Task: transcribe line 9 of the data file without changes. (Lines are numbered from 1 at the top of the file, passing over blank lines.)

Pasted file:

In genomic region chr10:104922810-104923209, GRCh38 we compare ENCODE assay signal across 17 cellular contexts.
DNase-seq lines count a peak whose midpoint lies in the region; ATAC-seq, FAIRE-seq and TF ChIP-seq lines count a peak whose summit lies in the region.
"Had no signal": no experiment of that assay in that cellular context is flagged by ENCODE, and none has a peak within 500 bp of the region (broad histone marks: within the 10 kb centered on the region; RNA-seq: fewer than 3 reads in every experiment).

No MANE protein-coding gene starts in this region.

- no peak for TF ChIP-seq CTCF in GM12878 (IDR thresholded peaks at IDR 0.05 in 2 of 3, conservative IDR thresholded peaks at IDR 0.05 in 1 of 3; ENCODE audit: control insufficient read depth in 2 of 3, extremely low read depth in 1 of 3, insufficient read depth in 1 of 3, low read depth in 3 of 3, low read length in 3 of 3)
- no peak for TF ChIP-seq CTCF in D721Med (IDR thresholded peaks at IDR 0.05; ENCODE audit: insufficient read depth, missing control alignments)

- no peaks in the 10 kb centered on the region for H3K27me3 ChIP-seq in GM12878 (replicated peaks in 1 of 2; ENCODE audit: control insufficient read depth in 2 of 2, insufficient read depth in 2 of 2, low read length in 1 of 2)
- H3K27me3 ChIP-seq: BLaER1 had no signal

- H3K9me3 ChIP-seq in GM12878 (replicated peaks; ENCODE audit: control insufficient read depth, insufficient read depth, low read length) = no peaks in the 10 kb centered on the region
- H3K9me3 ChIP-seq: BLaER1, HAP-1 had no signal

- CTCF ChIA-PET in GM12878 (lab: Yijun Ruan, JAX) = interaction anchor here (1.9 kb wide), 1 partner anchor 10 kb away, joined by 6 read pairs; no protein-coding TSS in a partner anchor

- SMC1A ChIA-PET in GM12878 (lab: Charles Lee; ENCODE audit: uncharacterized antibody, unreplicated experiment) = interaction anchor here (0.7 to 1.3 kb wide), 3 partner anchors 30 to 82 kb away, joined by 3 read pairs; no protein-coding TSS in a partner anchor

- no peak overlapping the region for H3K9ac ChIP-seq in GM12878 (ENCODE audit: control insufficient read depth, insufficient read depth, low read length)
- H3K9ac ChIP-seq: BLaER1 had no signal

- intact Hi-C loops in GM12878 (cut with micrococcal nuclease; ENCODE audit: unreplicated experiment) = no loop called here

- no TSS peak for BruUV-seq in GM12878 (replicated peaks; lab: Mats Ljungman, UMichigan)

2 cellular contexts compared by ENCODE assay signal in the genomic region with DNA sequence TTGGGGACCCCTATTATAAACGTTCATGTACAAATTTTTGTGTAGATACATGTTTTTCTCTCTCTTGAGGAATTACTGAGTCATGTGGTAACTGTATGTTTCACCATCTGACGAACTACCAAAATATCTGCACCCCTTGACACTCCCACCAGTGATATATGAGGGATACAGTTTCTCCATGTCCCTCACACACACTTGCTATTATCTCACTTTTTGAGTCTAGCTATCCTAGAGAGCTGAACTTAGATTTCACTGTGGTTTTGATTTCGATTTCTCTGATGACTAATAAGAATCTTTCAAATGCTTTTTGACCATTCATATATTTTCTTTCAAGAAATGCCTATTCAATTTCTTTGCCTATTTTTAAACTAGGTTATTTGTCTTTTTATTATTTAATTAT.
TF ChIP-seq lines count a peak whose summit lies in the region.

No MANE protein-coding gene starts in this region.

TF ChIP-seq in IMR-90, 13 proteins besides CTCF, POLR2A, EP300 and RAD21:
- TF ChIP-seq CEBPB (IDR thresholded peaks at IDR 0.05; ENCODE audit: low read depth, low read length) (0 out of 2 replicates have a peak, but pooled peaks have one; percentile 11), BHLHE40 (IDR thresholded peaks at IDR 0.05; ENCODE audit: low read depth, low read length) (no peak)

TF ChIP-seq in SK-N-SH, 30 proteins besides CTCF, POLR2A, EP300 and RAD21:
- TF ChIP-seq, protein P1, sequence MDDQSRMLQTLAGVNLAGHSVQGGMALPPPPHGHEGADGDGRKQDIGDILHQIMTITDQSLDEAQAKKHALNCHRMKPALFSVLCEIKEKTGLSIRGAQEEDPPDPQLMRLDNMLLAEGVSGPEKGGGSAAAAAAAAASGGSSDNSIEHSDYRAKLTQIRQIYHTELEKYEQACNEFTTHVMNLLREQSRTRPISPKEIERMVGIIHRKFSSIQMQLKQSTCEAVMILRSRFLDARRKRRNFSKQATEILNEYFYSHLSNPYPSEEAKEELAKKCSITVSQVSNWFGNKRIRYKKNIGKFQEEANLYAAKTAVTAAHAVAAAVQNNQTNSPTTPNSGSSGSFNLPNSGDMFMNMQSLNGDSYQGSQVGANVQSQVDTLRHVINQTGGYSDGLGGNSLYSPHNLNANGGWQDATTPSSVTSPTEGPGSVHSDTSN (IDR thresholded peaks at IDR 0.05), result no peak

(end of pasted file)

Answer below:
- H3K9me3 ChIP-seq in GM12878 (replicated peaks; ENCODE audit: control insufficient read depth, insufficient read depth, low read length) = no peaks in the 10 kb centered on the region